Lunch at Ft. Sumter (or How Pizza Started the Civil War)

Dr. Taint Wellsworth, contributor

Professor of Historical Anecdotes Knob College of Heating and Cooling Online

Transcribed by Derek Luna


New information obtained from the Historical Society of South Carolina has shed light on events leading up to the Civil War. Historians have long pointed to states’ rights and the ever-growing issue of slavery as hotbeds of tensions between the Union and Confederacy, but minutes obtained from the negotiations at Ft. Sumter point to a disagreement as old as time itself that may have finally pushed tensions over the edge.


General Beauregard, from the Confederate forces stationed in Charleston, had demanded that Ft. Sumter be returned to Confederate control. Several attempts made by the fort’s Union commander, Major Robert Anderson, to resupply the fort had been thwarted by rebel troops, and negotiations had stalled.  


“Tensions having reached a boiling point, the two sides agreed to a short break for supper, hoping that a breaking of bread would bring them closer to a resolution,” the minutes read. Major Robert Anderson then arranged for pizza to be delivered to the negotiations, with strange experimental toppings ranging from artichoke hearts, goat cheese, spinach, and bean sprouts. When the pizzas arrived, Confederate general Beauregard was infuriated by the sight of what he deemed unconventional toppings.


“That’s just the type of shit a carpetbagging, city-loving yankee would put on a pizza! What’s wrong with pepperoni and mozzarella cheese? This is total bullshit!” Screamed Beauregard.  Major Anderson tried to assure the general that these toppings were all the rage in New York, and he should give them a try, holding out a slice of vegan pie with locally sourced soy. “It’s good for you too!” implored Anderson.  Beauregard was having none of it: “I’m okay with veggies, ya know, olives and peppers and onions, but this is shit I wouldn’t eat ever, much less on a fucking pizza… Are those clams? What the fuck are you thinking?”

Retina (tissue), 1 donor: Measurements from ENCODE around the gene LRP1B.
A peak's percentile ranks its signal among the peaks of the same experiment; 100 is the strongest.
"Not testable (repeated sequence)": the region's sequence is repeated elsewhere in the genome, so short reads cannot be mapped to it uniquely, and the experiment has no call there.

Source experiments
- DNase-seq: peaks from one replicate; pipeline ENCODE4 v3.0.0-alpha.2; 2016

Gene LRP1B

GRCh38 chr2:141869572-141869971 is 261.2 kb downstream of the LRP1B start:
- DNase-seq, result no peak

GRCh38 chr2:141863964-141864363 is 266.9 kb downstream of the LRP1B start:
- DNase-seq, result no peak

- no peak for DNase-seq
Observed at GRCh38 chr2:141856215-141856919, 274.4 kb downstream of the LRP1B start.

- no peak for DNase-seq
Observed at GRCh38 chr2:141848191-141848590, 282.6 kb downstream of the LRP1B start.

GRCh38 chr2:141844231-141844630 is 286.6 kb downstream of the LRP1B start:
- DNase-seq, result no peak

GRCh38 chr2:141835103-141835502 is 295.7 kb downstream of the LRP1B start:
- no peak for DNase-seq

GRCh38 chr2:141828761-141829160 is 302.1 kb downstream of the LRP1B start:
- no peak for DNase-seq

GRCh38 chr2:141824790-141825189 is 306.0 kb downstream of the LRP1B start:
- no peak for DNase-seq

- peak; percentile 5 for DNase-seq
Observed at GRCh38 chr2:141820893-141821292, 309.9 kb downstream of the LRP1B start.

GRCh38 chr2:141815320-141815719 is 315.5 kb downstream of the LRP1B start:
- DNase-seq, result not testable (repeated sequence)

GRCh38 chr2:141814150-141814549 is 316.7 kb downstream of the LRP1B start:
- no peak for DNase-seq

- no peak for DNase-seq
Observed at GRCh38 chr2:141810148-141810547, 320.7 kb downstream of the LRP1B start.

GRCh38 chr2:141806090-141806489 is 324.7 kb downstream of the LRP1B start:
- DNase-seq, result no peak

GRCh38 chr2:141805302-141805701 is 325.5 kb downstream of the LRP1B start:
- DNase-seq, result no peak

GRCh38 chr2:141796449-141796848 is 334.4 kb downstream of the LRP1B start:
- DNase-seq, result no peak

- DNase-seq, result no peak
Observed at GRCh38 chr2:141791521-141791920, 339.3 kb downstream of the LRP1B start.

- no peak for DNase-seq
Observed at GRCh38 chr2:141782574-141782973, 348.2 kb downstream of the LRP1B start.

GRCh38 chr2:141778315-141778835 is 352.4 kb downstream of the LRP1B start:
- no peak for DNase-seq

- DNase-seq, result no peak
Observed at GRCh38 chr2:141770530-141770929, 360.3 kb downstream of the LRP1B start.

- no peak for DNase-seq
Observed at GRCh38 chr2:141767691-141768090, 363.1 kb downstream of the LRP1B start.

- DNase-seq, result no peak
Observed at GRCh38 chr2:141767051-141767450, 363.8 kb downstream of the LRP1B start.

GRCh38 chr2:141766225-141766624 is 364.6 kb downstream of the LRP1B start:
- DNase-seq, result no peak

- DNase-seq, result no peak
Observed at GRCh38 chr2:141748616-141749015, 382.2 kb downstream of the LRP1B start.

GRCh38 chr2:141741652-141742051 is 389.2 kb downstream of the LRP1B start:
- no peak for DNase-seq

The local news reports agree with the minutes discovered from the meeting, indicating that Beauregard was overheard screaming as he was leaving the negotiations, “I’ll be outside having MY lunch… a half a pack of cigarettes! Enjoy your stupid yankee bullshit pizza!” The Confederate general then went back to his troops and angrily discussed the pizza matter well into the night. The next morning would be April 12, 1861, and the first shots of the Civil War were fired. Of course the road to war had been paved in the months and years before this incident, but perhaps if Major Anderson had just ordered Chinese, things could have gone differently.  

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